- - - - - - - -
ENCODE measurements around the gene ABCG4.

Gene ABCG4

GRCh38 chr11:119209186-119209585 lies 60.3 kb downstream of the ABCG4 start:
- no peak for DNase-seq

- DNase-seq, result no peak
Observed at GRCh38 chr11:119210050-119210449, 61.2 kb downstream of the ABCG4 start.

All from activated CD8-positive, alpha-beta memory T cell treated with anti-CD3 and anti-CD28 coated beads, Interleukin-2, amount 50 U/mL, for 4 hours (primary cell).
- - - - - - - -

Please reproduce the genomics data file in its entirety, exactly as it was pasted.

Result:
ENCODE measurements around the gene ABCG4.

Gene ABCG4

GRCh38 chr11:119209186-119209585 lies 60.3 kb downstream of the ABCG4 start:
- no peak for DNase-seq

- DNase-seq, result no peak
Observed at GRCh38 chr11:119210050-119210449, 61.2 kb downstream of the ABCG4 start.

All from activated CD8-positive, alpha-beta memory T cell treated with anti-CD3 and anti-CD28 coated beads, Interleukin-2, amount 50 U/mL, for 4 hours (primary cell).